Deep psychological understanding accompanies that droll wit. A humbled king, raving and wandering in the wilderness, faces the selfish father he’s been. It’s a heady, spiritual awakening that leaves him broken with meaning: “‘Please, please, please…’ he sobbed. ‘No more big ideas, please.’” Though readers will sympathize with Dunbar’s pain, they’ll almost definitely wish to deny the request. This slim volume’s beautiful prose—acerbic, brisk and moving—will make you wish his suffering would last just a little while longer.
On sale October 3
Kings and Queens of England and Scotland
by Pamela Egan (Shelter Harbor Press)
On sale September 5
Alone: Britain, Churchill, and Dunkirk: Defeat Into Victory
While the big-budget movie Dunkirk presents the action-packed version, Michael Korda, longtime editor-in-chief of Simon & Schuster, offers a very personal account of the fall of France—through the eyes of a British child. The author, who was only 6 at the time, mines his memories to reflect on the Battle of Dunkirk, when 300,000 Allied troops were rescued by civilian sailors off the French coast. Childhood confusion combined with his current insights as an octogenarian intellectual make Alone an innately tender, human read that is counterbalanced with factual observations and keen historical analysis. It’s a valiant attempt to process life during wartime—with the emotional and the intellectual, the vulnerable and authoritative, struggling together to discover some perspective to make sense of such things.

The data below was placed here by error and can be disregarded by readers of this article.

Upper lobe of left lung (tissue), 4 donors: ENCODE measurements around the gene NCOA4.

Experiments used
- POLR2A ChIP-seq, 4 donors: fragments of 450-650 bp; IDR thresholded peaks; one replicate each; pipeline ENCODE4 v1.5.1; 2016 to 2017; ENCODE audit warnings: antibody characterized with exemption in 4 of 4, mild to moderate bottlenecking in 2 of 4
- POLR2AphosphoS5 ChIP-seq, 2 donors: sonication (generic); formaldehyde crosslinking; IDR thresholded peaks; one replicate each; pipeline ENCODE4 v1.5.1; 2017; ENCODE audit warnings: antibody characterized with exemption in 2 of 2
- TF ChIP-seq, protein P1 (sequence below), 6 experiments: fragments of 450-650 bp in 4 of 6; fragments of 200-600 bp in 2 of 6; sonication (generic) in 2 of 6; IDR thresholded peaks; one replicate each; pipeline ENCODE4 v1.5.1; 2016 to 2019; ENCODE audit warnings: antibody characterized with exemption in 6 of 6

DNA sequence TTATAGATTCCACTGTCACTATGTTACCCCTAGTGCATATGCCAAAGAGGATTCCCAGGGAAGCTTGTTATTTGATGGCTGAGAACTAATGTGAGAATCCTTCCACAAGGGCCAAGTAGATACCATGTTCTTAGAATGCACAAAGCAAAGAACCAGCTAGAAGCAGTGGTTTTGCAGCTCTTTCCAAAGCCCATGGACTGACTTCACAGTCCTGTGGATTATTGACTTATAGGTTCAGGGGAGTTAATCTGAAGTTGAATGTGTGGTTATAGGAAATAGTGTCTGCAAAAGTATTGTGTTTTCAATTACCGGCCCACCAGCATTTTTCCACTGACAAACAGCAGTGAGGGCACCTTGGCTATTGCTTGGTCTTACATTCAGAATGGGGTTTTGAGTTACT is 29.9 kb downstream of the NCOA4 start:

On sale September 19
The Curious World of Samuel Pepys and John Evelyn
by Margaret Willes (Yale University Press)
On sale September 19
Walking Between the Lines in Edinburgh
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Allan Foster (The Literary Traveller in Edinburgh) led BHT along the cobblestone streets of Old Town to bookmark some Scottish scribes’ favorite haunts and other storied spots.
Arthur Conan Doyle met Dr. Joseph Bell, on whom he based his famous detective, at this former surgical hospital, then part of the Royal Infirmary. “That famous line of Sherlock’s? ‘You see but you do not observe.’ Bell said that to him when he was just a student,” says Foster.
A small, easily missed plaque commemorates the home of Agnes Maclehose, muse to Rabbie Burns. The possible mistress of Scotland’s greatest poet, “She was the inspiration for the song ‘Ae Fond Kiss.’” Since the lady was married, one of her maids secretly carried their correspondence back and forth. “We’ll never know if they were lovers or not, but Burns did get that maid pregnant.”
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Though many spots around town lay claim to the Boy Who Lived, the Spoon Café (then Nicholson’s) was officially where J.K. Rowling composed her earliest Harry Potter chapters. Says Foster: “She told all the papers they’d let her sit and write for hours after ordering a single espresso. What the papers didn’t mention was that the place happened to be owned by her brother-in-law.”
To join the Edinburgh Book Lovers Tour, meet right outside The Writers’ Museum at Lady Stair’s Close. Visit edinburghbooktour.com to find out more.